Letter: Legacy of flawed leader prepared to sell his soul to highest bidder

Justice Malala’s column, “Zuma and unity a bad joke” (December 4), highlights just how low Jacob Zuma and his band of corrupt sycophants will stoop to maintain the status quo. They must think that the ANC rank and file are stupid, or believe votes can be bought or manipulated at the imminent elective conference.

Either way, ANC delegates must know if they choose to maintain the current destructive state of affairs to the detriment of the impoverished masses and the greater good of the country, the electorate will punish them come 2019.

The citizens of South Africa are not stupid. The overwhelming evidence of corruption and the dire economic consequences are plain for all to see.

We feel it every time we buy food or fuel. The ballooning budget deficit and rating agency downgrades clearly demonstrate what happens when key, and once esteemed, institutions like SARS and the Treasury are captured by inept, pliable goons.

The inability, or lack of will, by law enforcement agencies to investigate irrefutable criminal activity in our bankrupt state-owned entities despite insurmountable evidence is indicative of the rot.

If only they could pursue the insidious criminal syndicates that have flourished under Zuma’s rule and stem the prevalent lawlessness with the same vigour they expend on hounding honest, competent officials out of office.

Under these circumstances, Zuma’s call for unity must be seen for what it is, more of the same and damn the consequences.

As for his legacy, the divisions within the ANC are obvious.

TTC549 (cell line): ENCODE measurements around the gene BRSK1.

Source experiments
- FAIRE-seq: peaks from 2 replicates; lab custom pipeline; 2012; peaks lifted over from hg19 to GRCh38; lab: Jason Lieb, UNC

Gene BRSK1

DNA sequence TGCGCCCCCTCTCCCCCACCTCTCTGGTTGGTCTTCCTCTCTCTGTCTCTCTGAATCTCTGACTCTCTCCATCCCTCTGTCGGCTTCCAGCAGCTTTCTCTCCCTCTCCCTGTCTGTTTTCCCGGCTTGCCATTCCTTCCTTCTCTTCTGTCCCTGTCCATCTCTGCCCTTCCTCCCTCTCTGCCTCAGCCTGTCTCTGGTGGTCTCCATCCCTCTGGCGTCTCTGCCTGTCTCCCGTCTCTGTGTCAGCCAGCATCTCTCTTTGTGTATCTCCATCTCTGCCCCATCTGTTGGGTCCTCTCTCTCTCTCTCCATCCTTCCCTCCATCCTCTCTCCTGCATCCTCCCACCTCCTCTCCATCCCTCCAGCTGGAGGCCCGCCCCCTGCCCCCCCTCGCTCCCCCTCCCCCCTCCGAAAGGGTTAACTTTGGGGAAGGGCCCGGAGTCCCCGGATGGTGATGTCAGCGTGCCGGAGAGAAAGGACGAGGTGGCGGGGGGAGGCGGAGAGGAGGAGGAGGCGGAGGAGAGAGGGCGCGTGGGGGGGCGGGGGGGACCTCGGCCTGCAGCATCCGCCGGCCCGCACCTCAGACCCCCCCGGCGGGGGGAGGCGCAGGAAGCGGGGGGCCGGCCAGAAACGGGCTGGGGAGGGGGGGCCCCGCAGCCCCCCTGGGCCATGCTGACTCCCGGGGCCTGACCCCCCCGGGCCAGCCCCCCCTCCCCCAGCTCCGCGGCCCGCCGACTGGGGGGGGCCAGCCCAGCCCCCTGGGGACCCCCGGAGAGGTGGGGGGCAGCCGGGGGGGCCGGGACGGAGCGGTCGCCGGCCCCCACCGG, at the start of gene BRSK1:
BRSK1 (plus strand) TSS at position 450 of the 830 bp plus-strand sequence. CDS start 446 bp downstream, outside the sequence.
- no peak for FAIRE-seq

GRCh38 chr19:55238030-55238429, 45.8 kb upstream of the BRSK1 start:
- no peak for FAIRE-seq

And if the Guptas’ unscrupulous PR charlatans had not been exposed, Bell Pottinger’s nefarious attempt to sow racial division in our already fractured society would have undoubtedly caused further damage to national unity.

But political and racial division aside, Zuma has consistently failed to lead.

When South African soldiers were dying in the CAR on a non-sanctioned mission courtesy of an [allegedly] shady deal he struck with that country’s former dictator, Francois Bozize, Zuma remained silent for days.

If not for the French expeditionary force who came to their rescue, more soldiers would most likely have died while Zuma sat on his hands.

He was equally reticent at the height of the xenophobic attacks that undermined South Africa’s standing in the international community and threatened diplomatic ties with some of our closest trading partners.

He’s said very little to dissuade the shameful abuse of our women and children either.

Instead, he’s spent the best part of his presidential tenure giving the citizens of this country the middle finger, laughing at our feeble attempts to bring him to book.

Apart from leaving us with a broken economy, crippling unemployment, increasing inequality and associated crime, history will record that under Zuma we suffered the tragedy of Marikana and the mind-boggling insensitivity of Life Esidimeni, for ultimately the buck stops with him.

South Africa, once a beacon of hope and reconciliation, has been rendered a despondent, angry nation.

A country where, to our collective shame, a five-year-old pupil can drown in faeces in a poorly constructed pit toilet despite funds for improving sanitation in government schools being readily available – a sad but fitting metaphor for Zuma’s decade of misrule.

The legacy is of a flawed leader prepared to sell his soul to the highest bidder.

A selfish individual who failed to recognise that with the privilege and influence of the highest office in the land comes great responsibility.

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